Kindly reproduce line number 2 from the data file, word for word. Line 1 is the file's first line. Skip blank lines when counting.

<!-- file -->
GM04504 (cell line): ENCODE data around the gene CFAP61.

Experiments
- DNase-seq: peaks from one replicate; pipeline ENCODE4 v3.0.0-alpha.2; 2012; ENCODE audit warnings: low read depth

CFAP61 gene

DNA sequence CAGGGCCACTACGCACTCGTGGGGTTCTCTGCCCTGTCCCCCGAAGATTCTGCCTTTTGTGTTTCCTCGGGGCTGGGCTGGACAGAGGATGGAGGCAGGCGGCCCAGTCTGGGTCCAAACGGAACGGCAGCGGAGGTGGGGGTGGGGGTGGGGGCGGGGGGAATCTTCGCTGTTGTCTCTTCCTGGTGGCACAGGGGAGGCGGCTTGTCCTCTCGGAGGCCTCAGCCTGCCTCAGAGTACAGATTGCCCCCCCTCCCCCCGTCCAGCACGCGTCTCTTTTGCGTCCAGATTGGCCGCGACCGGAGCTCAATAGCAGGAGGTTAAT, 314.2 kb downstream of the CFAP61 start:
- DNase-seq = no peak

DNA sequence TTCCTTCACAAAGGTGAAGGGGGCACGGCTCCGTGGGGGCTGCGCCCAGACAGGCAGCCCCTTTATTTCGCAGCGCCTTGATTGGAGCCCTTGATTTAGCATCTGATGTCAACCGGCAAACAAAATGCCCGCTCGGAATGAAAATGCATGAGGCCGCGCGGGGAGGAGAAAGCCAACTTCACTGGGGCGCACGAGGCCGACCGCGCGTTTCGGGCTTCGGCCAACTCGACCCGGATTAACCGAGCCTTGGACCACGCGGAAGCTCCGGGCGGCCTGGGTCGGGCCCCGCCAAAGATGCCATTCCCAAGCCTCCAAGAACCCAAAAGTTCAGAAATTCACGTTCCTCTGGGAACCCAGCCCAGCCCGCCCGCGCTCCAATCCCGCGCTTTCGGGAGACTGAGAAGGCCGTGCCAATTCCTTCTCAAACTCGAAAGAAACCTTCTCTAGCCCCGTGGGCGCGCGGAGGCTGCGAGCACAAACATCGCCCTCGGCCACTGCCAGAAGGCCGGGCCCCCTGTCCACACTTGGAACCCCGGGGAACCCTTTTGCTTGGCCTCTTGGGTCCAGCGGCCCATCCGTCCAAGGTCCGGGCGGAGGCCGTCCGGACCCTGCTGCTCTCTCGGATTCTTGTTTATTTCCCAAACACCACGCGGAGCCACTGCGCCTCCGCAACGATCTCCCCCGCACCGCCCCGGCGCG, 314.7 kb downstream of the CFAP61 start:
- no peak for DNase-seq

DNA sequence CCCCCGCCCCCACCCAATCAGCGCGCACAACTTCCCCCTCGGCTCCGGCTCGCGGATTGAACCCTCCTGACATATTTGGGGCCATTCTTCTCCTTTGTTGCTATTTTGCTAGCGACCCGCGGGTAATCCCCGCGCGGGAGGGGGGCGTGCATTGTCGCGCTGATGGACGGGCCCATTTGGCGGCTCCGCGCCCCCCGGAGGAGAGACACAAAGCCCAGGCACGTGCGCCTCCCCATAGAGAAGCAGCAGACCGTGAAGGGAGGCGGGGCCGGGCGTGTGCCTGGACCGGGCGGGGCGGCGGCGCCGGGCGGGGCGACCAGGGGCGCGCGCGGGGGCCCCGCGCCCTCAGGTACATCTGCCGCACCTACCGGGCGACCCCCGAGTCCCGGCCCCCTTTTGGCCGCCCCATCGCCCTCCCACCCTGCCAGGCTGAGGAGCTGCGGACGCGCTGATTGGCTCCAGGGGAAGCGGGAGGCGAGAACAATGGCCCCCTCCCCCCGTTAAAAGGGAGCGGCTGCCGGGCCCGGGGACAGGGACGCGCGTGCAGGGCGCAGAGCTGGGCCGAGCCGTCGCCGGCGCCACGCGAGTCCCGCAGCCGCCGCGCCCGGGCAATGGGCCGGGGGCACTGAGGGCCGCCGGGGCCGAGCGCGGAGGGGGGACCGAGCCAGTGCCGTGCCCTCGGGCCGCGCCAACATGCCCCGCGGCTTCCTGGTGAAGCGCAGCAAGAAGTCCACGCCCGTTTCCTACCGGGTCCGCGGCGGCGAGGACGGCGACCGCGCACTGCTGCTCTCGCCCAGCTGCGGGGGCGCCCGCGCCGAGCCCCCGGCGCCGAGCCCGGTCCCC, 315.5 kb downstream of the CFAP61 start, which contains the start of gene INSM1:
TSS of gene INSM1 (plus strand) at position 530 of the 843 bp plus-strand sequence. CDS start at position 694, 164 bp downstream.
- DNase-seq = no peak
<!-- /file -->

Experiments